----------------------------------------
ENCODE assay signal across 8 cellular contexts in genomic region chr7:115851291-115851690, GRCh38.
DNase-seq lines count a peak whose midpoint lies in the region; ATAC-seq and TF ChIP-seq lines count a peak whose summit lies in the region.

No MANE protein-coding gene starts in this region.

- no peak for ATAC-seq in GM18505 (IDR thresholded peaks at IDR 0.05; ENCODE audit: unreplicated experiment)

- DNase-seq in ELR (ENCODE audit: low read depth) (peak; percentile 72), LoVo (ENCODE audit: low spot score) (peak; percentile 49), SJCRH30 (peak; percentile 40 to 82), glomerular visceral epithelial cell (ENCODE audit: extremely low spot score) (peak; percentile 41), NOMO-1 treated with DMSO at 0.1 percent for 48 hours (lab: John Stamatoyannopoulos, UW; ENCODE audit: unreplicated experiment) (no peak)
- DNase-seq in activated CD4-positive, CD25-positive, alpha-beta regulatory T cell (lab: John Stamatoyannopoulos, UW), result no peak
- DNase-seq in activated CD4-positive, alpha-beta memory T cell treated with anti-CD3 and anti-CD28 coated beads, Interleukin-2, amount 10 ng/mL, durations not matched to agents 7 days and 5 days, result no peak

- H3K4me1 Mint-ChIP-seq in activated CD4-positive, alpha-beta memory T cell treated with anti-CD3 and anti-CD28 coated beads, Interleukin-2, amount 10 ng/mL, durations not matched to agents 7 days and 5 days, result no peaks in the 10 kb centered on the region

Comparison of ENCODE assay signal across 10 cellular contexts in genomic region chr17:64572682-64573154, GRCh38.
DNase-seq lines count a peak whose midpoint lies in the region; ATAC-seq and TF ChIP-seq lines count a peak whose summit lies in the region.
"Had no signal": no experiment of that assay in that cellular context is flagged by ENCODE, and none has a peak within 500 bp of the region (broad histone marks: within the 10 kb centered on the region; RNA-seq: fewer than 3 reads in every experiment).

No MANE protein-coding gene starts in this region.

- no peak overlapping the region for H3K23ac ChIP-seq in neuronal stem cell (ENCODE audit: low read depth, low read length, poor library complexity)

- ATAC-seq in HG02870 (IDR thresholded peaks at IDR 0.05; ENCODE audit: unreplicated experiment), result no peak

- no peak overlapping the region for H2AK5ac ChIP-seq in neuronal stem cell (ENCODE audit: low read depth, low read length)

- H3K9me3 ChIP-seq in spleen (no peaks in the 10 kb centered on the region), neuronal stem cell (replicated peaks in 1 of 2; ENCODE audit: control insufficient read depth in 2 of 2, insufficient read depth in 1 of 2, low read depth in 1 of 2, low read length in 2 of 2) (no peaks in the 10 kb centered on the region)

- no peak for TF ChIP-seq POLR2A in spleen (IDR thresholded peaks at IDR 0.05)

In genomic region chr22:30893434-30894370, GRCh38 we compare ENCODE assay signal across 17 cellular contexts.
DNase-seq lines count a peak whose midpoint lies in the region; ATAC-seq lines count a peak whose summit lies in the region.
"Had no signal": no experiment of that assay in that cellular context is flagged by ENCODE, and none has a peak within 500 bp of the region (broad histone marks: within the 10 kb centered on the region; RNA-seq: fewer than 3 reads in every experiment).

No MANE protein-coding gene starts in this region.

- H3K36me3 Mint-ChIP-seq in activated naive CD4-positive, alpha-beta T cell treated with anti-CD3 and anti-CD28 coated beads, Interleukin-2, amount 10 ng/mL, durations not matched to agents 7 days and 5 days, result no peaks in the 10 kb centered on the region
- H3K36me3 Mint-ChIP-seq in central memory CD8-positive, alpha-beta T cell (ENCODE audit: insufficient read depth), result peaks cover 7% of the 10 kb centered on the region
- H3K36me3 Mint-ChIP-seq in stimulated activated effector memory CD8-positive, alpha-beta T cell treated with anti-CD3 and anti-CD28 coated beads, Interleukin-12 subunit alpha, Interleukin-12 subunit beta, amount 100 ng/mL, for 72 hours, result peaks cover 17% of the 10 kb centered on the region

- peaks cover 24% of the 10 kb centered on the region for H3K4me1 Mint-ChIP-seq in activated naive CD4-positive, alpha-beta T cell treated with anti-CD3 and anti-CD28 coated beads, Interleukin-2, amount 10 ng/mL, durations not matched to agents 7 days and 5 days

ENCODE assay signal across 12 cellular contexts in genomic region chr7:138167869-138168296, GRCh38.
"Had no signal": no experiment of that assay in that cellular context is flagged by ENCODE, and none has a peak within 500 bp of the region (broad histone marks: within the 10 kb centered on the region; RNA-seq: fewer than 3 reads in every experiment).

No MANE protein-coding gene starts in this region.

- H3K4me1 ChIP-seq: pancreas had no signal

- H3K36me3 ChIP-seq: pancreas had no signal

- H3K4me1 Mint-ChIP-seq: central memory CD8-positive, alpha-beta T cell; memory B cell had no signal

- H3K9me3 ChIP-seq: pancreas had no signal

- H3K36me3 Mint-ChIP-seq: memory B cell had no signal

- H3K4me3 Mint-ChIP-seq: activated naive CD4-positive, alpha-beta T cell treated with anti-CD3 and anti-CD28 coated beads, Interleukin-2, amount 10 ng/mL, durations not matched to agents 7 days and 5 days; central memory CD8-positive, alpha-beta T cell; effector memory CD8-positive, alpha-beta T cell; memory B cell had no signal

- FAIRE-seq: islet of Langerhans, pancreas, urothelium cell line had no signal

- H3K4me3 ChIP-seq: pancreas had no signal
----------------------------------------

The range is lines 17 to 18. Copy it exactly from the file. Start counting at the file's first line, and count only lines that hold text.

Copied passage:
- no peak for TF ChIP-seq POLR2A in spleen (IDR thresholded peaks at IDR 0.05)

In genomic region chr22:30893434-30894370, GRCh38 we compare ENCODE assay signal across 17 cellular contexts.